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Maguerite Abouet and Clément Obrerie's popular graphic novel series Aya of Yop City becomes an animated feature. This semi-biographical story is based on Abouet growing up in the booming 70s in Yopougon, Ivory Coast. Beautifully drawn with colorful characters, Yop City reflects the issues of Ivorians in that era - women's rights, infidelity, family and community. Abouet doesn't let the French colonial past and its influence on Ivorians slide either - girls still swoon over suave rich men from Paris.

Just like Percepolis before it, we get to experience growing up in another country far away from us through Aya and her friends and realize that their trials and tribulations are not that different than ours. The film is funny and immensely likeable and relatable.

Partly because it's based on one of the series of books, nothing really gets resolved and nothing is ever clear cut in Aya of Yop City, just like in real life.

Mugabe: Villain or Hero? (dir. Roy Agyemang, Zimbabwe)
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What starts out as a simple pursuit of scoring an interview with Robert Mugabe, the Zimbabwean president of struggling African nation under crippling economic sanctions by the West, becomes a full blown, 3-year chronicle of a nation still reeling from colonialism.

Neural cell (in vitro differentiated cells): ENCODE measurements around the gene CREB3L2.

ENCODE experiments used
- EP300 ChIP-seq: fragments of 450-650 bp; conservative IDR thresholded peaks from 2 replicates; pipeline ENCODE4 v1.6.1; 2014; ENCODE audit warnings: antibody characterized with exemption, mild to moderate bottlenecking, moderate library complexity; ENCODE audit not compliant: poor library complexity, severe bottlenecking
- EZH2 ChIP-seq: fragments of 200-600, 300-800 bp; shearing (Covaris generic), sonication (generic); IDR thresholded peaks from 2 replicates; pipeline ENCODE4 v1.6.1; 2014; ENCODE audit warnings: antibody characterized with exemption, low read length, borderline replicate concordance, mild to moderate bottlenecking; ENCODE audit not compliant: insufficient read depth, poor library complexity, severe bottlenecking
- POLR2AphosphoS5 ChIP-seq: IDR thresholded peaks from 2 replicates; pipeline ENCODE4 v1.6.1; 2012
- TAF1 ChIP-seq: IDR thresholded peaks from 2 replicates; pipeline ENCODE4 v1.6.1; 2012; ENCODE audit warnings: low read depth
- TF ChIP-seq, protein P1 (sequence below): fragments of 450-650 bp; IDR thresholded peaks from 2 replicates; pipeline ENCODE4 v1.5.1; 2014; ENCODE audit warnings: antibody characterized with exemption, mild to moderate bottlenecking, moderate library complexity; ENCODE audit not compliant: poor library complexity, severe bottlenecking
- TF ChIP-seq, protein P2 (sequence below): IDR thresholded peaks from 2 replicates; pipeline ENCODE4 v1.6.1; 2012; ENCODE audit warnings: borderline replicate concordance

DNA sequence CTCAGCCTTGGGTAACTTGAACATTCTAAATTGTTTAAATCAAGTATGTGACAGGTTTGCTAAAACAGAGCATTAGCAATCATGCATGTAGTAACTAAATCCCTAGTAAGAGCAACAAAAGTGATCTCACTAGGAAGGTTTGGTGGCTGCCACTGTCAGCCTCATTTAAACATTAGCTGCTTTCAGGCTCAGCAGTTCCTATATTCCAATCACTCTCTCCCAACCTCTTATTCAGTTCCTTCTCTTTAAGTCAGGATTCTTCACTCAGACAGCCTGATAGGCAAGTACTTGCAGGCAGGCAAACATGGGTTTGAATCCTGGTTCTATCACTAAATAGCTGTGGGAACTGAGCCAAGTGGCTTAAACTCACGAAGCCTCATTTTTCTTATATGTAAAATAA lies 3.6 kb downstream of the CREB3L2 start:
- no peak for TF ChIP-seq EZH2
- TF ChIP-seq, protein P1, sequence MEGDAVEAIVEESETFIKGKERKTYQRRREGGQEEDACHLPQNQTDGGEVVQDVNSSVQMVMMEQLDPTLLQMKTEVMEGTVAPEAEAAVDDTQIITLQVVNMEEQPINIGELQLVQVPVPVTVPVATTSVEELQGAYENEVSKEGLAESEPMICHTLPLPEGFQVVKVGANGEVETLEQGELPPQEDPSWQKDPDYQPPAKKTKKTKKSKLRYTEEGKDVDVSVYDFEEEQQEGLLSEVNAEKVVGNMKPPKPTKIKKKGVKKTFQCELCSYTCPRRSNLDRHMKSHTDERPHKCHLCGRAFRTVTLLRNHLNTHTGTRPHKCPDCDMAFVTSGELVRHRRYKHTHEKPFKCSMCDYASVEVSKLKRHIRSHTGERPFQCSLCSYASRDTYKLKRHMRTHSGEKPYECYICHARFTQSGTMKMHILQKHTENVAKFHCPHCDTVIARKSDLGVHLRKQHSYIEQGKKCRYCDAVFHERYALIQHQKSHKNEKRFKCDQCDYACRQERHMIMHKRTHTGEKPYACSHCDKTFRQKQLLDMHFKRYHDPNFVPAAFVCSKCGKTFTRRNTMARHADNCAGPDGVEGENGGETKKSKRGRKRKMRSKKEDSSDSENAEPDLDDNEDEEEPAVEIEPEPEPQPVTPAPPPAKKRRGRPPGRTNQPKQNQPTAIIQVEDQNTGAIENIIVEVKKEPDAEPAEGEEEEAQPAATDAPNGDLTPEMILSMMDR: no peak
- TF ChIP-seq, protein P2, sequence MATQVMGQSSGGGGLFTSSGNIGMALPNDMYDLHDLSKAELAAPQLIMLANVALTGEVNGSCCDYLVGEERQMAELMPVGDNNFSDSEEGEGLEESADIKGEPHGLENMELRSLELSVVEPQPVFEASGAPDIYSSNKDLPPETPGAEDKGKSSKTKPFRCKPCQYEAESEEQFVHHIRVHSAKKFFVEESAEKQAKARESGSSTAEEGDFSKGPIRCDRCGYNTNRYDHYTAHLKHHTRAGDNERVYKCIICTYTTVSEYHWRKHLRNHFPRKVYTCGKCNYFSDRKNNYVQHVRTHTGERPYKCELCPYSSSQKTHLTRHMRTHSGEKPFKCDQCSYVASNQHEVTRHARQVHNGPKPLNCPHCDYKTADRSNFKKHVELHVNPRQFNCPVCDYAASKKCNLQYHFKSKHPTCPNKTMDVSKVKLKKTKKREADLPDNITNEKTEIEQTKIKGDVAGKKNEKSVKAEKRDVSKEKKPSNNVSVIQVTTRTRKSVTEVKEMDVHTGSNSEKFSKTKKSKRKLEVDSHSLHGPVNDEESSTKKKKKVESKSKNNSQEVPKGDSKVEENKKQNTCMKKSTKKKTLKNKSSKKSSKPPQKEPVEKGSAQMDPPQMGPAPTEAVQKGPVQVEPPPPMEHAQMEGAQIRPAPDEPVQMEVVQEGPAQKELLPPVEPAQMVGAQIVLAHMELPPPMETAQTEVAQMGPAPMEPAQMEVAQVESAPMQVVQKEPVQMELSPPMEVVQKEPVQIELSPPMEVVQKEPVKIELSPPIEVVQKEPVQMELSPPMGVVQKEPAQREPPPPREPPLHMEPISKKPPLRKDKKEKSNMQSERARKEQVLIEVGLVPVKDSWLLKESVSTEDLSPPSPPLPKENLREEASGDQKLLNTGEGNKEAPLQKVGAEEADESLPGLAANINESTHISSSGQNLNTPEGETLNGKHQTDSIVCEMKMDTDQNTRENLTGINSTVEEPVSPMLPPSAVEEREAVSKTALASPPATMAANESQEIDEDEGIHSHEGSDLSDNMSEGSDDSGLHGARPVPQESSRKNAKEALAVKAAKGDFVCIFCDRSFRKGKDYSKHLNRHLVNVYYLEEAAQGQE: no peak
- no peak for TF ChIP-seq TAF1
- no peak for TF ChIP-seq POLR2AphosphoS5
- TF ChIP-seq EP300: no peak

Mugabe, yet another figure vilified by the West as a gross human rights violator and a ruthless dictator is seen from a different perspective by British based filmmaker of Ghanaian descent, Roy Agyemang, whose idea of post-colonial pan-Africanism has been indoctrinated by his parents at an early age, wants to find out the truth about the man himself.

Agyemang arrives in the southern African nation where things are dire, 2007- its inflation so high, the country became the first nation to print a trillion currency bank note. The breakfast cost 5 million Zimbabwean currency and three months later, it cost 356 million. The doc gives a detailed yet digestible history of the country's colonial past. Formerly known as the republic of Rhodesia, Zimbabwe was the last British colony in Africa to gain independence. Mugabe, a guerrilla fighter for independence became its president in 1980, agreeing not to touch land owned by white farmers for ten years with Thatcher's gov, in the Lanchaster Agreement. When Tony Blair's Labor Party came into power, it annulled the agreement and stopped paying for the land owned by the whites. Mugabe, a man of principal and staunch nationalist, began forcibly taking back the lands. The violence ensued and outraged British government and rest of the West started demonizing Mugabe and imposing sanctions on his people.